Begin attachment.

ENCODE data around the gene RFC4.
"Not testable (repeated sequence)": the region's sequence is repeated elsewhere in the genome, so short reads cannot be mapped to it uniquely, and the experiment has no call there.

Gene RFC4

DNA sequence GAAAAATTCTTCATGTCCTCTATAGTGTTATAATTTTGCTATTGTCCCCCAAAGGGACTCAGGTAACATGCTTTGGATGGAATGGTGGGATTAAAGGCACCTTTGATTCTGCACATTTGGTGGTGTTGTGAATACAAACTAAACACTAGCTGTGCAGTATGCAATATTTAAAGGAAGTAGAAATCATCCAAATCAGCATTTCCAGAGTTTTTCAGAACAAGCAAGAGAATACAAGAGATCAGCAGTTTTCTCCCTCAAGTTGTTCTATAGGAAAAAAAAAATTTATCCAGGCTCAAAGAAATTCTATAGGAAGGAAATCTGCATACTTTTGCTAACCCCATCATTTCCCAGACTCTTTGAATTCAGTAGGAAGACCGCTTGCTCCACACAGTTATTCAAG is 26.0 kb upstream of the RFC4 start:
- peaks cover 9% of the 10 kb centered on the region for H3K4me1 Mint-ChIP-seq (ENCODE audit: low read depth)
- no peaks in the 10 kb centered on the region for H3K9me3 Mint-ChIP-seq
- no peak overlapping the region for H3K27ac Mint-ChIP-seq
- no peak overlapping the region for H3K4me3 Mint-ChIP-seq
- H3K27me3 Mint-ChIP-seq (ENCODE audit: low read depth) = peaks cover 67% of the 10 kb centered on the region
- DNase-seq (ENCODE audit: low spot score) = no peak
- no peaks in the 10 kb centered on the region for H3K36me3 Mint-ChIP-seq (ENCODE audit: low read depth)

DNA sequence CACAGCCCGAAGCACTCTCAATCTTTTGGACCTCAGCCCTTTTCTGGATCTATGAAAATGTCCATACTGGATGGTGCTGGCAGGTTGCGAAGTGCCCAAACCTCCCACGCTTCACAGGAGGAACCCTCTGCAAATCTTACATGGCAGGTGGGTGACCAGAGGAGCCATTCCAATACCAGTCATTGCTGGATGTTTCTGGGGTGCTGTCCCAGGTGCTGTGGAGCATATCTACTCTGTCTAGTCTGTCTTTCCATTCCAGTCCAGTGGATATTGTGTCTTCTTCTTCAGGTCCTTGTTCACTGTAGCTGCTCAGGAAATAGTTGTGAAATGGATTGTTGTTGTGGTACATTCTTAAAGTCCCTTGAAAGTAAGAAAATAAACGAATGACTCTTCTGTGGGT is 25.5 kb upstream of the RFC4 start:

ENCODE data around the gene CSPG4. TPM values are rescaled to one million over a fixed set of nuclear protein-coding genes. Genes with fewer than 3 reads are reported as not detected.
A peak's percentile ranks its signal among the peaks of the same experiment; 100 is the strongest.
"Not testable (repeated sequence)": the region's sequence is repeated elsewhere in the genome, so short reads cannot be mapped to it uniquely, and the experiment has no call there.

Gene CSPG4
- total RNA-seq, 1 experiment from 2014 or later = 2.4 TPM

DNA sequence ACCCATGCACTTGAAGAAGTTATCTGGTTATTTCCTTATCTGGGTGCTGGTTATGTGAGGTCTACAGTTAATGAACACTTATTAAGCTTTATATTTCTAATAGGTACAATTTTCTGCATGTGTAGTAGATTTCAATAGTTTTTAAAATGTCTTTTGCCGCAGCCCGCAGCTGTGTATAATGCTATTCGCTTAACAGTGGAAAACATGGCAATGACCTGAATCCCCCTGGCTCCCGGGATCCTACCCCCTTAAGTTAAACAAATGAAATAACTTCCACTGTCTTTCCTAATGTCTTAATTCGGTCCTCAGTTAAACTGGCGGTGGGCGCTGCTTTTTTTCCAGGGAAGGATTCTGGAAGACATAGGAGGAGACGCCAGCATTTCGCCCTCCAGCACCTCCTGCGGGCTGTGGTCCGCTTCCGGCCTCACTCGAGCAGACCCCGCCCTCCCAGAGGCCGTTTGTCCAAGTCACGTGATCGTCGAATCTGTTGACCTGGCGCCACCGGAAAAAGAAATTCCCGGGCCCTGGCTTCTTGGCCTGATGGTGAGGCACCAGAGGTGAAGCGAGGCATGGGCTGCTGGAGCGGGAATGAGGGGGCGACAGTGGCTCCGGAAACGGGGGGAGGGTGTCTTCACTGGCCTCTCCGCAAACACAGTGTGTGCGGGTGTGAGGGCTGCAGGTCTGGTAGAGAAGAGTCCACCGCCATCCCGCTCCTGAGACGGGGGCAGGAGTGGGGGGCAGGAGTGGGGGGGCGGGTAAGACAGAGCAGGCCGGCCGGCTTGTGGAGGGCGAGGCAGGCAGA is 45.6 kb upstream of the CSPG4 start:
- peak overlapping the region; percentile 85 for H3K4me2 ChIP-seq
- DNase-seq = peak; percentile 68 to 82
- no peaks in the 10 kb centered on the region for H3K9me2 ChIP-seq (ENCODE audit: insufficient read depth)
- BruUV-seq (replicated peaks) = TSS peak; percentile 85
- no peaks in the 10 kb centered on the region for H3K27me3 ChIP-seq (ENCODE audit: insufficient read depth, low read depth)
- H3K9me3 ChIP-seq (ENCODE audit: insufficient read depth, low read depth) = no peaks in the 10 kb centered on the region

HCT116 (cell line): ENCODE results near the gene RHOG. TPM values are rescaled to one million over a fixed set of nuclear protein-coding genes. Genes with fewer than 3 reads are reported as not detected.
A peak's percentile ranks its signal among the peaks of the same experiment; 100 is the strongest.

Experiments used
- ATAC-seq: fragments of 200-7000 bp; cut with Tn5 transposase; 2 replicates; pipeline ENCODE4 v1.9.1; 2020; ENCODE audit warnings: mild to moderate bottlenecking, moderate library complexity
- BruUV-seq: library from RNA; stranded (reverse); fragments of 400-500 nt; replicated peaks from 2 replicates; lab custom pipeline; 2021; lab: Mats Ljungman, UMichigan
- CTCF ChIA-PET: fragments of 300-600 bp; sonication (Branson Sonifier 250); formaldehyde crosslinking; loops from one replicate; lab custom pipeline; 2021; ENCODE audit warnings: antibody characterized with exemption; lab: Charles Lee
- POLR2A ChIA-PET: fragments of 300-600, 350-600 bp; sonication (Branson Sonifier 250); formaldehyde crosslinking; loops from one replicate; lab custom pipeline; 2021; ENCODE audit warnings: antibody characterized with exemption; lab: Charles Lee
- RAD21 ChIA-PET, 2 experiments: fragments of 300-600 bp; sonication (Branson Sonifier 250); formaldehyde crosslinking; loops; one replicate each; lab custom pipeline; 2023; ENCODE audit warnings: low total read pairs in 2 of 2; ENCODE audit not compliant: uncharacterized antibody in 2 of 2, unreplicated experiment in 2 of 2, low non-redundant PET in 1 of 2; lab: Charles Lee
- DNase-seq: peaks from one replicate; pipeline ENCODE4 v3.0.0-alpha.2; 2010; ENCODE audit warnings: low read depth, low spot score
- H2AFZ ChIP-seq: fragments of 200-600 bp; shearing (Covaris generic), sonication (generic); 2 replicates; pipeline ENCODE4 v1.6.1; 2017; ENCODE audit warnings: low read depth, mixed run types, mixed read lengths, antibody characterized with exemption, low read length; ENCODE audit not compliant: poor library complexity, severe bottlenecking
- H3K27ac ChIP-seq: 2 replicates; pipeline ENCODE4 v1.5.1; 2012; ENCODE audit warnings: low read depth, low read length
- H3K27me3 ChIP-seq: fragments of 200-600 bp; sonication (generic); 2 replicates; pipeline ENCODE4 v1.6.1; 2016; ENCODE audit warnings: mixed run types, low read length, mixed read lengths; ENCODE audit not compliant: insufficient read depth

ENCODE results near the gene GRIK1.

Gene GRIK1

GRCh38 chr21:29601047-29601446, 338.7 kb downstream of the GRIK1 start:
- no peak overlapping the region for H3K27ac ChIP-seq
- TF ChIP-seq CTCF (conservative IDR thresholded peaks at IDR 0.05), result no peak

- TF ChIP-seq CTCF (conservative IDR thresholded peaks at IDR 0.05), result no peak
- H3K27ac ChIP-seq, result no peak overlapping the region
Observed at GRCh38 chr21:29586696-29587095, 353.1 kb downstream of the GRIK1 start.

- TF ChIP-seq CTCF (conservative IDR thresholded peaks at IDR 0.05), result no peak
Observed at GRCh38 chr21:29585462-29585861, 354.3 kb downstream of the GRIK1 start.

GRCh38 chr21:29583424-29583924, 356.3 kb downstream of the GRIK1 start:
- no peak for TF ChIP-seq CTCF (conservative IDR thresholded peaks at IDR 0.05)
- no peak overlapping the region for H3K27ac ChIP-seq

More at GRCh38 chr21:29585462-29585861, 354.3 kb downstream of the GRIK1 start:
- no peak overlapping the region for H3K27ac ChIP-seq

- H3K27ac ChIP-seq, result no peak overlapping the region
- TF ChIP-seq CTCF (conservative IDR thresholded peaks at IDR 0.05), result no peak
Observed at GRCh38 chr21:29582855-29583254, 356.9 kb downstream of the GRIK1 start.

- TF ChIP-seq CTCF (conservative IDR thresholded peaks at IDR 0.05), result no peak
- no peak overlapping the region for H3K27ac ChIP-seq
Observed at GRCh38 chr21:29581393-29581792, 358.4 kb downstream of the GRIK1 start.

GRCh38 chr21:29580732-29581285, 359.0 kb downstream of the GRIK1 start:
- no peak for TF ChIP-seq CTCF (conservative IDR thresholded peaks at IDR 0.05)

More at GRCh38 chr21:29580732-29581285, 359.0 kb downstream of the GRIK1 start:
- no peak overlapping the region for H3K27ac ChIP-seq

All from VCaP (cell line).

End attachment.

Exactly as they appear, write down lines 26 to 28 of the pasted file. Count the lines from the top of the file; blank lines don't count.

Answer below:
A peak's percentile ranks its signal among the peaks of the same experiment; 100 is the strongest.

Experiments used
- ATAC-seq: fragments of 200-7000 bp; cut with Tn5 transposase; 2 replicates; pipeline ENCODE4 v1.9.1; 2020; ENCODE audit warnings: mild to moderate bottlenecking, moderate library complexity